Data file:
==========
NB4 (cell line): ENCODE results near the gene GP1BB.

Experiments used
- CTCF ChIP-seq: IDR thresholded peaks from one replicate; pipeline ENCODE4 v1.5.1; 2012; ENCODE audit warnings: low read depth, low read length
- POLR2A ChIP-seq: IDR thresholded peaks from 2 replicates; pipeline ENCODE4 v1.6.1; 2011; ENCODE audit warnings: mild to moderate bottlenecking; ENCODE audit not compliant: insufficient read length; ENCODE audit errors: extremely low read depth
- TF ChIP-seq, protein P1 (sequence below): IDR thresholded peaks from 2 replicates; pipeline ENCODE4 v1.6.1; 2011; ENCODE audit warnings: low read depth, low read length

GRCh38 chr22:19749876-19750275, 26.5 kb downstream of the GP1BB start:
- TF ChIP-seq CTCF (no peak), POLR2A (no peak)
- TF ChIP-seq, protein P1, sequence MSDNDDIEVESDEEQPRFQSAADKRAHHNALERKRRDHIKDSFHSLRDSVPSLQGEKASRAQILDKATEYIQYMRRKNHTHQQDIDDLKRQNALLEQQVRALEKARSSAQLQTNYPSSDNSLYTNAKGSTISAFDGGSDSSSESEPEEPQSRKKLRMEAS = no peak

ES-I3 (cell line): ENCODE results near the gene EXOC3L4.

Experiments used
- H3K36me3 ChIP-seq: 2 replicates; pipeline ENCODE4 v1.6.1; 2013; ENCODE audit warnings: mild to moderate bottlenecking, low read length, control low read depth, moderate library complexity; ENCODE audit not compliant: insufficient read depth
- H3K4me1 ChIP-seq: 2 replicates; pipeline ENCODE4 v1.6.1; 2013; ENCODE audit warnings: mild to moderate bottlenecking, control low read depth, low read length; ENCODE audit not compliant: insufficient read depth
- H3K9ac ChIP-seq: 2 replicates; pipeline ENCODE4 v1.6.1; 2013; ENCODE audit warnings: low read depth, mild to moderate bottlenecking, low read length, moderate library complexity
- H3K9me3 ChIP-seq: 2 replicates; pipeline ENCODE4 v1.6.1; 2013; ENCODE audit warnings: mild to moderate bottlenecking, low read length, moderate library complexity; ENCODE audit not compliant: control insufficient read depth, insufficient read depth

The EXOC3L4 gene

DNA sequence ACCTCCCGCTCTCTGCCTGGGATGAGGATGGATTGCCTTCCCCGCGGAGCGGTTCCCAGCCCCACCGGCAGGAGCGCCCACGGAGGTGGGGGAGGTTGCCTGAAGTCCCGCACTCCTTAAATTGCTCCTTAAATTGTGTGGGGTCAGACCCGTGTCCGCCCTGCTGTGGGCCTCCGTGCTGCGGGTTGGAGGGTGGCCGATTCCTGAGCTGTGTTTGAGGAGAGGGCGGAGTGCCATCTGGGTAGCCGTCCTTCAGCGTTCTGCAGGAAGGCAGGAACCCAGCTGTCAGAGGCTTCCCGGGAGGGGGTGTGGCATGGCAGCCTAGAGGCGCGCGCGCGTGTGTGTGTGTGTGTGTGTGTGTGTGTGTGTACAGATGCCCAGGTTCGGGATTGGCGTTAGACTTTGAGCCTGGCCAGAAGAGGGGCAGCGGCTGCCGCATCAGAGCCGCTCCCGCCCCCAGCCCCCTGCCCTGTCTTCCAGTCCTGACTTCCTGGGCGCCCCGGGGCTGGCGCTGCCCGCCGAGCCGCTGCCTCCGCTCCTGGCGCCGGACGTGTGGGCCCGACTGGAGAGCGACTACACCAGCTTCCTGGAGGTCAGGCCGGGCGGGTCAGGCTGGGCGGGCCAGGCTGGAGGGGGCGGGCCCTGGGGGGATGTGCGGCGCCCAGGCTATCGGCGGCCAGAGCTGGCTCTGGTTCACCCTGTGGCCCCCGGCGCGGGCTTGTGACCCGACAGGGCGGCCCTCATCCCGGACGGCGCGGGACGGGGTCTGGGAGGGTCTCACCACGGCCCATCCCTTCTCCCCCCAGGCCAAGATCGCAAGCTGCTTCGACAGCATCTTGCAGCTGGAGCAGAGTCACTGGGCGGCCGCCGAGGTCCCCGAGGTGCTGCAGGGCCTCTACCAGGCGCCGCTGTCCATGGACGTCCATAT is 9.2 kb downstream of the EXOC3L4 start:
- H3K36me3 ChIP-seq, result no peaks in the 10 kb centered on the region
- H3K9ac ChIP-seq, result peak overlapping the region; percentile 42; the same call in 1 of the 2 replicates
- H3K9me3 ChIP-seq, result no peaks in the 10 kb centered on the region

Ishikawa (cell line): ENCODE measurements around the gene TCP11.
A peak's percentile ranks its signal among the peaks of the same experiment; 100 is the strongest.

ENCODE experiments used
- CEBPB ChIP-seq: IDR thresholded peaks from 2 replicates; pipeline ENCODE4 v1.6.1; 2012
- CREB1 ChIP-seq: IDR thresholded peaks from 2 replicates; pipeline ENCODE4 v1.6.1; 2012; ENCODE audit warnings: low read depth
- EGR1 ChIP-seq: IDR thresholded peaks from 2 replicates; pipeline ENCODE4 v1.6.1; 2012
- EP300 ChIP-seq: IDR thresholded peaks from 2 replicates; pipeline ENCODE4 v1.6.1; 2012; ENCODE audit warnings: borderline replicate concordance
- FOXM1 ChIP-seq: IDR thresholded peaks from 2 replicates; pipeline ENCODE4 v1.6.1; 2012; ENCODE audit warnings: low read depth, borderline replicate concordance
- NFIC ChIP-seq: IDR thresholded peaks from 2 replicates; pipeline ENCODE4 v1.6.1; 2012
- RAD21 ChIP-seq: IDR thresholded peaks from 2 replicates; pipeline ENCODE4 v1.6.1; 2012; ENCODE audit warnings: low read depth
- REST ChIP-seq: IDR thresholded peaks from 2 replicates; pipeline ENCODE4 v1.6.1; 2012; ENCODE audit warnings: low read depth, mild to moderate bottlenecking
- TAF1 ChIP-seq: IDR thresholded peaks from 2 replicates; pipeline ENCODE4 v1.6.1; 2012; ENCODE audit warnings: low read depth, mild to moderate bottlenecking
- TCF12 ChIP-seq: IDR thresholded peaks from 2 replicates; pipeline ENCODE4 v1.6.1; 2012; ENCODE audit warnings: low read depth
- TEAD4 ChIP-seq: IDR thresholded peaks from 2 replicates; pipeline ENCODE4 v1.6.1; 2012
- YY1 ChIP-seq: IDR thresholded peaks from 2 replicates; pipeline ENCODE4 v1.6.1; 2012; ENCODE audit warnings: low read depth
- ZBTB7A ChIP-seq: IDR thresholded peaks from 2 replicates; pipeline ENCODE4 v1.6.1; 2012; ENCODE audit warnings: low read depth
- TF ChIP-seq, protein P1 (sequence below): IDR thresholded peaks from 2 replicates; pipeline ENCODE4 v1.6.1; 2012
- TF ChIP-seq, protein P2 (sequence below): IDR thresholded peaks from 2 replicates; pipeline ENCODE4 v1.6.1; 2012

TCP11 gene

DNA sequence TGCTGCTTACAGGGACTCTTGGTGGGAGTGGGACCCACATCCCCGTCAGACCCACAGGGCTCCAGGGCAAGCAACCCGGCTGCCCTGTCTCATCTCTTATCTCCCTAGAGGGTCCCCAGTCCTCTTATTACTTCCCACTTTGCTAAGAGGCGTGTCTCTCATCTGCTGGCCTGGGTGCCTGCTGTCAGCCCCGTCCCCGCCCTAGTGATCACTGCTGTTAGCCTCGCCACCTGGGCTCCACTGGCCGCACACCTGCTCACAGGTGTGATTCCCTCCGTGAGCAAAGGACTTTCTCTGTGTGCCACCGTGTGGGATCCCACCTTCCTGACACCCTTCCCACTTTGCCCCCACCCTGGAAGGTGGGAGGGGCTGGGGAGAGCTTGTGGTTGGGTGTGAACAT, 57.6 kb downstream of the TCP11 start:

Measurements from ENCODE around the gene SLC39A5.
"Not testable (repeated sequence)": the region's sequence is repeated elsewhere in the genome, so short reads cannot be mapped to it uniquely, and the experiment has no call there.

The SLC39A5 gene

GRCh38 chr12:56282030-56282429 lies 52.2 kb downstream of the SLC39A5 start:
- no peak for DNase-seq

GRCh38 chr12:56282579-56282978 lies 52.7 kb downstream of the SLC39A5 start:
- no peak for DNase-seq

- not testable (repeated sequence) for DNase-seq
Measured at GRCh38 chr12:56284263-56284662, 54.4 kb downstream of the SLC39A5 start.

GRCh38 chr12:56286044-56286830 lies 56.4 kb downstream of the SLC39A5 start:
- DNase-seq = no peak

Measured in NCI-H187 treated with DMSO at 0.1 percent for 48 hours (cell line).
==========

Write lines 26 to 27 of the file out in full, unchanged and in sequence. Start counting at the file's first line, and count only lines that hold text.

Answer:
- EP300 ChIP-seq: IDR thresholded peaks from 2 replicates; pipeline ENCODE4 v1.6.1; 2012; ENCODE audit warnings: borderline replicate concordance
- FOXM1 ChIP-seq: IDR thresholded peaks from 2 replicates; pipeline ENCODE4 v1.6.1; 2012; ENCODE audit warnings: low read depth, borderline replicate concordance